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More Auto Insurance Buyers Want to Close Policies Online: J.D. Power

The company's 2012 U.S. Insurance Shopping Study finds that when people shop for a new carrier, the ability to buy a final policy online is a big differentiator.

There are fewer auto policyholders shopping around for new insurance carriers, but those that do are more apt to make a change, and they expect to be able to do so online. That's according to J.D. Power & Associates' recent 2012 U.S. Insurance Shopping Study, which surveyed 16,100 shoppers who requested an auto insurance price quote from at least one competitive insurer within a year of data collection.

"Last year, we saw the shopping rate at 33%. This year that shrunk to 25%, but 43% of those changed insurers" compared to about 40% last year, says Mark Garrett, a Troy, Mich.-based research director in J.D. Power & Associates' insurance practice.

With retention and satisfaction with insurers at high levels, many of the people who are simple "price checking" are taken out of the market, Garrett says. However, of those who are looking to switch, 34% are looking to complete the process, from quoting to closing, entirely online. This number is up from last year, and increasingly correlates to success in customer acquisition.

"GEICO's closing about 28% of the business that starts online, and State Farm is only about 9%," Garrett says, explaining that State Farm's goal is more often to send prospects from the online channel to the agent channel.

"We're proposing that they're losing that business," he adds. "When you look at people who switch insurance carriers, they're switching to a company that will let them close online."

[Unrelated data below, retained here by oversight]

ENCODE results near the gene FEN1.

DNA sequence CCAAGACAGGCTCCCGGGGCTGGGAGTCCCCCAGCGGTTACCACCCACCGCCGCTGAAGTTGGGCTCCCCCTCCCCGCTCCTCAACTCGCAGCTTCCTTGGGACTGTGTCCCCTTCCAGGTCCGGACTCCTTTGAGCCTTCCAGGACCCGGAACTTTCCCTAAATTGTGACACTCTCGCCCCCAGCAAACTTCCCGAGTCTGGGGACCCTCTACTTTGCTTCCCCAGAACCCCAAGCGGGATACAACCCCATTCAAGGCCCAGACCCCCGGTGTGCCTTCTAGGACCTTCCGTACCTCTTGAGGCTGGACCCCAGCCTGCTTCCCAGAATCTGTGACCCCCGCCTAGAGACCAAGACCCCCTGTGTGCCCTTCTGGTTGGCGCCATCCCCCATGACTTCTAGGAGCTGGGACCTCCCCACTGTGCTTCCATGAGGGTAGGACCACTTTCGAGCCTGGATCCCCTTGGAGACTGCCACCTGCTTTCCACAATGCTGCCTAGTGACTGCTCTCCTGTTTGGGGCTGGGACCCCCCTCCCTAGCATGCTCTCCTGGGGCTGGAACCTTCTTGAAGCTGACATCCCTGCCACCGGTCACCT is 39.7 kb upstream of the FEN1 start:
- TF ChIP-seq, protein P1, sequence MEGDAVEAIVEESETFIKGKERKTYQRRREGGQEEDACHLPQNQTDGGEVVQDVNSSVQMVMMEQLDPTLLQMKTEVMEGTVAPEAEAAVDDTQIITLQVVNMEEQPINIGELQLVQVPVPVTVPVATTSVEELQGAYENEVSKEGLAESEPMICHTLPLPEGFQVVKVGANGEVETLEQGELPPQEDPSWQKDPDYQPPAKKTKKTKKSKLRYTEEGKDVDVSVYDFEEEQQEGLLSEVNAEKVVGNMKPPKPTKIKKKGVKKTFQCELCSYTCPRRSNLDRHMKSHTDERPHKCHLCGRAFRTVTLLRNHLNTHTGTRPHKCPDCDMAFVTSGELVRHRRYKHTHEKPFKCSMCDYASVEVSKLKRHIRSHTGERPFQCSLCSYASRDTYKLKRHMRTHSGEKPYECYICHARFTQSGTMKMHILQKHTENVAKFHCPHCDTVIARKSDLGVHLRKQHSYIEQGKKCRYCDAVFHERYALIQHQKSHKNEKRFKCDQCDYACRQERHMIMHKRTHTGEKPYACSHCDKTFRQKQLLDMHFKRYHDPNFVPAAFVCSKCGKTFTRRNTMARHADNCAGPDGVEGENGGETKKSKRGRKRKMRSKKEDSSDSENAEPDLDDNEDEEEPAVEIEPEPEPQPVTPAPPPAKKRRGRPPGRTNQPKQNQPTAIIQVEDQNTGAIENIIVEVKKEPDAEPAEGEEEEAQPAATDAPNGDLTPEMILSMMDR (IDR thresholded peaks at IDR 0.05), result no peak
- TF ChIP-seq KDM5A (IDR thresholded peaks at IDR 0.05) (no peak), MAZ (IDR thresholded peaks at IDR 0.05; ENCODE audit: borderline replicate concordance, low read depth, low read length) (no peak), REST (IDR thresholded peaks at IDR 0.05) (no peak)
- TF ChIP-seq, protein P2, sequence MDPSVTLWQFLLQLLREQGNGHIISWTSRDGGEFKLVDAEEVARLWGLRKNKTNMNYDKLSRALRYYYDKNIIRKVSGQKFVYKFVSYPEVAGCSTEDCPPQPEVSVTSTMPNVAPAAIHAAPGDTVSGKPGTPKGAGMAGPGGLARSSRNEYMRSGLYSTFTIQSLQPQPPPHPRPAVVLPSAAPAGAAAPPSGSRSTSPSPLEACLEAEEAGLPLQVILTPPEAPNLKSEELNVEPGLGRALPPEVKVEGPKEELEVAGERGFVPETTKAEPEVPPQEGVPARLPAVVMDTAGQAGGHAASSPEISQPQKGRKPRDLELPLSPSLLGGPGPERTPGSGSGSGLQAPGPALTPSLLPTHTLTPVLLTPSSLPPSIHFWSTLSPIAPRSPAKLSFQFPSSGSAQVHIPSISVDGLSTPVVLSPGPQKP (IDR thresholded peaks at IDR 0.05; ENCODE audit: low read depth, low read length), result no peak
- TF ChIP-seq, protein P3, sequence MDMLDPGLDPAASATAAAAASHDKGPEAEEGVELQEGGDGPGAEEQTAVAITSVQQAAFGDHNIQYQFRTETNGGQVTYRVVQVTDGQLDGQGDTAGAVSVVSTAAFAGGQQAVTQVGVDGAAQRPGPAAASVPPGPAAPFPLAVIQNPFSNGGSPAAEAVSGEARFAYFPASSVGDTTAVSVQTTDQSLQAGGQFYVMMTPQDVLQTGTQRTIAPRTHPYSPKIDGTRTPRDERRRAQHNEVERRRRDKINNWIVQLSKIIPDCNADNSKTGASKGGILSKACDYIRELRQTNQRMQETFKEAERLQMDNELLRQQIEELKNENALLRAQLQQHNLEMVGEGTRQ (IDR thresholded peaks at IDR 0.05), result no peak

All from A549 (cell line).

In fact, GEICO gets half of all the business from respondents who want to start and end the process online, speaking to their reputation in the market, according to Garrett.

"Having a useful website, easy to navigate, that's a real differentiator," he says.

What makes a top-notch online quoting experience? Check out 6 examples, including Allstate, GEICO, and The Hartford, and reasons they succeed — or don't.

Illustrating the shift in shopper preferences, the amount of people who wanted a completely offline process remained flat year-over-year, J.D. Power research found. It's "mixed quoting" — going to a website for one insurer, but calling another's agent — that is flattening out. This indicates where the market is going as it matures, Garrett says.

"A lot of those traditional agency-based carriers have to figure out a way to adapt to that consumer right now," he says, noting that using the web as a way to gather leads for agents "is not really successful. It's a short-term process to get these people in the door."

Nathan Golia is senior editor of Insurance & Technology. He joined the publication in 2010 as associate editor and covers all aspects of the nexus between insurance and information technology, including mobility, distribution, core systems, customer interaction, and risk ... View Full Bio

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